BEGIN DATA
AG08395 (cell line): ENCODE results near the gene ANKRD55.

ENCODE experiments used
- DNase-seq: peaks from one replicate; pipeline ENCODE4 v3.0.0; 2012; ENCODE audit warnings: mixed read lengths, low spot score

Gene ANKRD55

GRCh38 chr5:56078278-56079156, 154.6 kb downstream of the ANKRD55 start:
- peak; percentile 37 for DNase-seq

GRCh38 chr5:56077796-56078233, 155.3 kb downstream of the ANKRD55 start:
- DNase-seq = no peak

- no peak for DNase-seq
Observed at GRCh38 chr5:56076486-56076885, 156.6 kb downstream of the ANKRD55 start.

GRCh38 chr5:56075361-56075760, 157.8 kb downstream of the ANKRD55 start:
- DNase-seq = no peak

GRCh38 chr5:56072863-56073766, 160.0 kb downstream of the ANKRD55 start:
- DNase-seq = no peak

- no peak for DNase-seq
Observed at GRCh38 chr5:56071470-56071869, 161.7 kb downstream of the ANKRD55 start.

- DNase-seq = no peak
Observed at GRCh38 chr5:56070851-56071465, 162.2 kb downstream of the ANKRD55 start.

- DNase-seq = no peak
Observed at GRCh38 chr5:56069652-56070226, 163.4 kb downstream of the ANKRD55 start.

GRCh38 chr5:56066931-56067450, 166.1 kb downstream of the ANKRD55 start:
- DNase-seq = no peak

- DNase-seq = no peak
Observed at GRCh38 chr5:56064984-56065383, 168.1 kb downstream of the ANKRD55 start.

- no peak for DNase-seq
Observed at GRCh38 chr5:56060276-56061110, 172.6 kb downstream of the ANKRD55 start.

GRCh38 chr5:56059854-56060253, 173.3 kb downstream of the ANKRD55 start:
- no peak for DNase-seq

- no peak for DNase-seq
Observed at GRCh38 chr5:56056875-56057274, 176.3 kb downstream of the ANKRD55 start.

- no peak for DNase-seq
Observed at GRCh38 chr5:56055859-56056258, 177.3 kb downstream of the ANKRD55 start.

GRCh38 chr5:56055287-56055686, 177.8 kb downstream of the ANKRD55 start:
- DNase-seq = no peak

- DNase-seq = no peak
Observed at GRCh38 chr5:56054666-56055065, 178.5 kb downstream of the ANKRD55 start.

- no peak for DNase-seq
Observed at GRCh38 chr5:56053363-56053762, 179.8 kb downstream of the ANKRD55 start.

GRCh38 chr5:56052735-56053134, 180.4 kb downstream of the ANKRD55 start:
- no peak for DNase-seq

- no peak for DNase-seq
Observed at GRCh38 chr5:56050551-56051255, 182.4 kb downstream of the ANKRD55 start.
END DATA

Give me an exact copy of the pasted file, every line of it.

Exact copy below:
AG08395 (cell line): ENCODE results near the gene ANKRD55.

ENCODE experiments used
- DNase-seq: peaks from one replicate; pipeline ENCODE4 v3.0.0; 2012; ENCODE audit warnings: mixed read lengths, low spot score

Gene ANKRD55

GRCh38 chr5:56078278-56079156, 154.6 kb downstream of the ANKRD55 start:
- peak; percentile 37 for DNase-seq

GRCh38 chr5:56077796-56078233, 155.3 kb downstream of the ANKRD55 start:
- DNase-seq = no peak

- no peak for DNase-seq
Observed at GRCh38 chr5:56076486-56076885, 156.6 kb downstream of the ANKRD55 start.

GRCh38 chr5:56075361-56075760, 157.8 kb downstream of the ANKRD55 start:
- DNase-seq = no peak

GRCh38 chr5:56072863-56073766, 160.0 kb downstream of the ANKRD55 start:
- DNase-seq = no peak

- no peak for DNase-seq
Observed at GRCh38 chr5:56071470-56071869, 161.7 kb downstream of the ANKRD55 start.

- DNase-seq = no peak
Observed at GRCh38 chr5:56070851-56071465, 162.2 kb downstream of the ANKRD55 start.

- DNase-seq = no peak
Observed at GRCh38 chr5:56069652-56070226, 163.4 kb downstream of the ANKRD55 start.

GRCh38 chr5:56066931-56067450, 166.1 kb downstream of the ANKRD55 start:
- DNase-seq = no peak

- DNase-seq = no peak
Observed at GRCh38 chr5:56064984-56065383, 168.1 kb downstream of the ANKRD55 start.

- no peak for DNase-seq
Observed at GRCh38 chr5:56060276-56061110, 172.6 kb downstream of the ANKRD55 start.

GRCh38 chr5:56059854-56060253, 173.3 kb downstream of the ANKRD55 start:
- no peak for DNase-seq

- no peak for DNase-seq
Observed at GRCh38 chr5:56056875-56057274, 176.3 kb downstream of the ANKRD55 start.

- no peak for DNase-seq
Observed at GRCh38 chr5:56055859-56056258, 177.3 kb downstream of the ANKRD55 start.

GRCh38 chr5:56055287-56055686, 177.8 kb downstream of the ANKRD55 start:
- DNase-seq = no peak

- DNase-seq = no peak
Observed at GRCh38 chr5:56054666-56055065, 178.5 kb downstream of the ANKRD55 start.

- no peak for DNase-seq
Observed at GRCh38 chr5:56053363-56053762, 179.8 kb downstream of the ANKRD55 start.

GRCh38 chr5:56052735-56053134, 180.4 kb downstream of the ANKRD55 start:
- no peak for DNase-seq

- no peak for DNase-seq
Observed at GRCh38 chr5:56050551-56051255, 182.4 kb downstream of the ANKRD55 start.